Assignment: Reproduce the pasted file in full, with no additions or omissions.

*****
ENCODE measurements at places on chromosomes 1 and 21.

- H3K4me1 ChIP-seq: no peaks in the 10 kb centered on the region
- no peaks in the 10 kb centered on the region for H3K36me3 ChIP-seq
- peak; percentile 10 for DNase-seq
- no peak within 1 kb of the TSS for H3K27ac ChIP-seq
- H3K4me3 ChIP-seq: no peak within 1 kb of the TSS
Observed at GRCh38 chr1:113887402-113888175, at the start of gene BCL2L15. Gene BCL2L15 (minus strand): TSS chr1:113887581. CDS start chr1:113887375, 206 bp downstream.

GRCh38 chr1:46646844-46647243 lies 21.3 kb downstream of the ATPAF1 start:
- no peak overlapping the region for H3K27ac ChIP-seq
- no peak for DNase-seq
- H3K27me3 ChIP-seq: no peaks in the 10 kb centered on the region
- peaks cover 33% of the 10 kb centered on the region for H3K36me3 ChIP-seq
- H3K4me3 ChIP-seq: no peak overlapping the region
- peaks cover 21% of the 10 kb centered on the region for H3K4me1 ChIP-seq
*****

ENCODE measurements at places on chromosomes 1 and 21.

- H3K4me1 ChIP-seq: no peaks in the 10 kb centered on the region
- no peaks in the 10 kb centered on the region for H3K36me3 ChIP-seq
- peak; percentile 10 for DNase-seq
- no peak within 1 kb of the TSS for H3K27ac ChIP-seq
- H3K4me3 ChIP-seq: no peak within 1 kb of the TSS
Observed at GRCh38 chr1:113887402-113888175, at the start of gene BCL2L15. Gene BCL2L15 (minus strand): TSS chr1:113887581. CDS start chr1:113887375, 206 bp downstream.

GRCh38 chr1:46646844-46647243 lies 21.3 kb downstream of the ATPAF1 start:
- no peak overlapping the region for H3K27ac ChIP-seq
- no peak for DNase-seq
- H3K27me3 ChIP-seq: no peaks in the 10 kb centered on the region
- peaks cover 33% of the 10 kb centered on the region for H3K36me3 ChIP-seq
- H3K4me3 ChIP-seq: no peak overlapping the region
- peaks cover 21% of the 10 kb centered on the region for H3K4me1 ChIP-seq